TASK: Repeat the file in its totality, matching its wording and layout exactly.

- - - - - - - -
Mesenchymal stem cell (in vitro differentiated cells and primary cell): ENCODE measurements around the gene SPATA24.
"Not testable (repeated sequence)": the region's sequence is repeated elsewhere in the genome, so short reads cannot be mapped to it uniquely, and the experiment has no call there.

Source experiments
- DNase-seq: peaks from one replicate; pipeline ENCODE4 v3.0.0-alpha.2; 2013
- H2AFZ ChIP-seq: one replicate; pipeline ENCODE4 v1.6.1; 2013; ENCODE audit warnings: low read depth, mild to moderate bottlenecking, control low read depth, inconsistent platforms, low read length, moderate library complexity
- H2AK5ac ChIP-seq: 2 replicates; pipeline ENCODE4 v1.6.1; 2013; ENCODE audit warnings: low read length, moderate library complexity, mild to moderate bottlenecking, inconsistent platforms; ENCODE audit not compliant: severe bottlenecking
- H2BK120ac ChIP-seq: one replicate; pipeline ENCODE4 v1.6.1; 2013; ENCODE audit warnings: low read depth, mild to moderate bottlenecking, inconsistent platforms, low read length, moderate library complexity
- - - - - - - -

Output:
Mesenchymal stem cell (in vitro differentiated cells and primary cell): ENCODE measurements around the gene SPATA24.
"Not testable (repeated sequence)": the region's sequence is repeated elsewhere in the genome, so short reads cannot be mapped to it uniquely, and the experiment has no call there.

Source experiments
- DNase-seq: peaks from one replicate; pipeline ENCODE4 v3.0.0-alpha.2; 2013
- H2AFZ ChIP-seq: one replicate; pipeline ENCODE4 v1.6.1; 2013; ENCODE audit warnings: low read depth, mild to moderate bottlenecking, control low read depth, inconsistent platforms, low read length, moderate library complexity
- H2AK5ac ChIP-seq: 2 replicates; pipeline ENCODE4 v1.6.1; 2013; ENCODE audit warnings: low read length, moderate library complexity, mild to moderate bottlenecking, inconsistent platforms; ENCODE audit not compliant: severe bottlenecking
- H2BK120ac ChIP-seq: one replicate; pipeline ENCODE4 v1.6.1; 2013; ENCODE audit warnings: low read depth, mild to moderate bottlenecking, inconsistent platforms, low read length, moderate library complexity